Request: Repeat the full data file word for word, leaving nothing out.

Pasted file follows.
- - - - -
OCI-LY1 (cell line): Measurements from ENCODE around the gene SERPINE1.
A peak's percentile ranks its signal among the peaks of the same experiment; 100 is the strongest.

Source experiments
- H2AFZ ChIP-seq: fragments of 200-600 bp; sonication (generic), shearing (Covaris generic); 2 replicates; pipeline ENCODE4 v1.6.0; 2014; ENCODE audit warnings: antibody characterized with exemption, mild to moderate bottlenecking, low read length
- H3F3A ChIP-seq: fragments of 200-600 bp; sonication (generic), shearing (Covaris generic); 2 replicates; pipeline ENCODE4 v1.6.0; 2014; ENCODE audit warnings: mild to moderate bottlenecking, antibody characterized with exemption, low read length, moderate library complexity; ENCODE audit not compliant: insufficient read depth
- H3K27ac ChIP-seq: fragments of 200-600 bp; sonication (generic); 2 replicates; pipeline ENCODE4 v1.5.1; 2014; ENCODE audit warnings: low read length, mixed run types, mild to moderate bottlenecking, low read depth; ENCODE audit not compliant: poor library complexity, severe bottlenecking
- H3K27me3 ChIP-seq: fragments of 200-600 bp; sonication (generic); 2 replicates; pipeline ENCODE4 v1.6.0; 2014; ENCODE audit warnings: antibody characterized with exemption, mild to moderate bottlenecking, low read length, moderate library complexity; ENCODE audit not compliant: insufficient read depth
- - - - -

OCI-LY1 (cell line): Measurements from ENCODE around the gene SERPINE1.
A peak's percentile ranks its signal among the peaks of the same experiment; 100 is the strongest.

Source experiments
- H2AFZ ChIP-seq: fragments of 200-600 bp; sonication (generic), shearing (Covaris generic); 2 replicates; pipeline ENCODE4 v1.6.0; 2014; ENCODE audit warnings: antibody characterized with exemption, mild to moderate bottlenecking, low read length
- H3F3A ChIP-seq: fragments of 200-600 bp; sonication (generic), shearing (Covaris generic); 2 replicates; pipeline ENCODE4 v1.6.0; 2014; ENCODE audit warnings: mild to moderate bottlenecking, antibody characterized with exemption, low read length, moderate library complexity; ENCODE audit not compliant: insufficient read depth
- H3K27ac ChIP-seq: fragments of 200-600 bp; sonication (generic); 2 replicates; pipeline ENCODE4 v1.5.1; 2014; ENCODE audit warnings: low read length, mixed run types, mild to moderate bottlenecking, low read depth; ENCODE audit not compliant: poor library complexity, severe bottlenecking
- H3K27me3 ChIP-seq: fragments of 200-600 bp; sonication (generic); 2 replicates; pipeline ENCODE4 v1.6.0; 2014; ENCODE audit warnings: antibody characterized with exemption, mild to moderate bottlenecking, low read length, moderate library complexity; ENCODE audit not compliant: insufficient read depth